Oh, and in one final twist, Frankland is just an eccentric neighbour of Stapleton’s in the original – a very clever role reversal that certainly had me fooled. In case you were wondering, yes, the whole ‘bloodied Sherlock with harpoon’ thing is very much canonical, and appeared in The Adventure of Black Peter, where Holmes tests out a theory about a murder on a pig carcass. It’s a relief to know Moffat and Gatiss didn’t invent that one.
And so to that conclusion. Andrew Scott’s Moriarty really came into his own here, displaying the terrifying combination of conscience-free intelligence and fearsome, indefatigable cunning that distinguishes Moriarty as the only super-villain of Doyle’s stories. He may be a puckish, manic adversary, but at his empty heart he’s the same old psychopath. This is Sherlock seen through a distorted mirror, all emotion and decency gone, and it ain’t pretty.
Steve Thompson aced the conclusion, giving us a master criminal who differed from Doyle’s original in every surface respect, and matched him in all the ways that mattered. Did the epic struggle of Batman and the Joker really inform the finale, or are we just predisposed now to view any such pairing of hero and villain through that prism? Hard to say.
All the source elements of The Final Problem – yes, even the title was referred to by Moriarty as he challenged Sherlock within the confines of flat 221B – were repurposed here to leave us with something new, fresh and terrifying. Holmes’ status as star witness in Moriarty’s upcoming criminal trial, the presence of assassins who, in the original, were out to kill rather than protect him, and Watson’s inability to prevent his friend’s ‘death’ all feature in both stories.
Having the pair tumble from the real Swiss waterfall, though, would be a little too obvious. Here, the Reichenbach Falls are the subject of a lost Turner painting recovered by the detective at the beginning of the story. When Moriarty poses as a struggling actor to convince those around Sherlock that the great man’s a conniving fraud, he also uses a false name, Rich Brook, which translates into German as...you guessed it.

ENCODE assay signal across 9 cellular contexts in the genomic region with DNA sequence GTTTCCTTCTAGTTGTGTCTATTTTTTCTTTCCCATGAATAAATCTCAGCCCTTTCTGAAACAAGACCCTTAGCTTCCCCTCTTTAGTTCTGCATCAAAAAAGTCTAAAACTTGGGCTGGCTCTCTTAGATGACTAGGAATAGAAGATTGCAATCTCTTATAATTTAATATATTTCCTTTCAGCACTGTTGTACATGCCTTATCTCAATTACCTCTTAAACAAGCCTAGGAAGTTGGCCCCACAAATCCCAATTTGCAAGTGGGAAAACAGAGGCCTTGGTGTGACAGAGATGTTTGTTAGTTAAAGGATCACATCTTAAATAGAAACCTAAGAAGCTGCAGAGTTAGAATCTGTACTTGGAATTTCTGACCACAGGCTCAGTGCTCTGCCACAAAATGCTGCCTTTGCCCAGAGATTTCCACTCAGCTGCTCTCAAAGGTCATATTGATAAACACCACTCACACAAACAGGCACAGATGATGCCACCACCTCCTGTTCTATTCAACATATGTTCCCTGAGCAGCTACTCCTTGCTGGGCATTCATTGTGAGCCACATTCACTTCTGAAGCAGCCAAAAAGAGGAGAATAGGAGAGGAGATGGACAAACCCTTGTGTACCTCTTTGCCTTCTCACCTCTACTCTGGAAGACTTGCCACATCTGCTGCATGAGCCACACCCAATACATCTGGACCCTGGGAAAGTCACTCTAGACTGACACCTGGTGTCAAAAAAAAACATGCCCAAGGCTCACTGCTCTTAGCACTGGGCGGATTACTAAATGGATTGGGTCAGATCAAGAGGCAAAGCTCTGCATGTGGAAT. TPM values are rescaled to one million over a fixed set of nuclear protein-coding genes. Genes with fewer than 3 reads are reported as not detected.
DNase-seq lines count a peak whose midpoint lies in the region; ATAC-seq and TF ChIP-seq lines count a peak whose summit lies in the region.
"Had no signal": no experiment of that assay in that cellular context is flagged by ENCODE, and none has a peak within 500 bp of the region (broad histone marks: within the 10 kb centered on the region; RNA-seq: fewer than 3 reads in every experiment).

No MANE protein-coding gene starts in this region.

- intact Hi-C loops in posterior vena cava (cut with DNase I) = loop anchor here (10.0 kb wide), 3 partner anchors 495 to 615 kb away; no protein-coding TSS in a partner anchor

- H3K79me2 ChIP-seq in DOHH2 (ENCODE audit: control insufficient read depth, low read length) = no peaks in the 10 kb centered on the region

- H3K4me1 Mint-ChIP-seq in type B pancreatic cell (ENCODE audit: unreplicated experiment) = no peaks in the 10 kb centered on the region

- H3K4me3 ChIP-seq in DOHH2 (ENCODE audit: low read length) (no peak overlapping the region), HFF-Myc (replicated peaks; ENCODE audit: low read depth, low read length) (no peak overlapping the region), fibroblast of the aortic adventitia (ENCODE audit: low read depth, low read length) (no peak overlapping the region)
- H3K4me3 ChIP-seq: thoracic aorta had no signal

It’s a lovely touch, and typical of the intelligence and verve with which the finale was executed. On a side note, could the presence of the stolen painting be a reference to Moriarty’s theft of the Mona Lisa in the 1985 TV version of the story, starring Jeremy Brett?
There was one intriguing guest appearance in the finale, too. Lestrade has been the only one of Doyle’s Scotland Yard squad to have made the transition to Sherlock until now, but we finally met his rival and opposite, Tobias Gregson, here, although he was a little more belligerent and blockheaded than in the canon. John’s fists came to the rescue again, though...
Holmes’ survival in The Reichenbach Fall was always to be expected, and not just because of the precedents. Here, he arranges the whole thing, from the phone call to Watson telling him of landlady Mrs Hudson’s supposed shooting, to the location from which that epic fall takes place. Moriarty laid all the traps in Doyle’s work, from a fake note sent to Watson telling him of a sick patient back at his hotel to the choice of the precipice as a meeting place ...but then, Holmes was meant to have died for real until the writer was prevailed upon to bring him back for yet more adventures. This Sherlock looks set to keep enthralling us for some time.
Those are most of my favourite references, but before you go rushing back to the original stories, here are some final gems.
Several of the fictional characters and series most obviously inspired by Holmes were briefly name-checked, from Lestrade’s description of Sherlock’s efforts as ‘CSI Baker Street’ to John’s jokingly calling him ‘Spock’. We had it confirmed for us that Watson’s middle name is Hamish, and that Lestrade’s initial ‘G’ stands for ‘Greg’ (even if Sherlock, ever clueless on these matters, did think it was an assumed name).
The old man who hushed Watson in the Diogenes Club, Mycroft’s favourite haunt, was none other than Douglas Wilmer, who played Holmes in a number of BBC adaptations of the stories during the 1960s, and opposite Gene Wilder in The Adventure of Sherlock Holmes’ Smarter Brother in 1975. Only the biggest fans would get that one, and Moffat and Gatiss knew it.
Last of all, a word on the hat. The deerstalker, to be precise, or should I say, ‘the Sherlock Holmes hat’. It had to appear sometime, and it finally did, repeatedly. The fuss Sherlock made about wearing it is entirely justified, as the “death Frisbee” (don’t ask) really ‘isn’t his hat’ – Sidney Paget incorporated it in his drawings when illustrating the serialised Holmes stories in The Strand Magazine, even though it’s never directly mentioned by Doyle.
Not so canonical, after all. But you know, when you plant the seeds of an idea...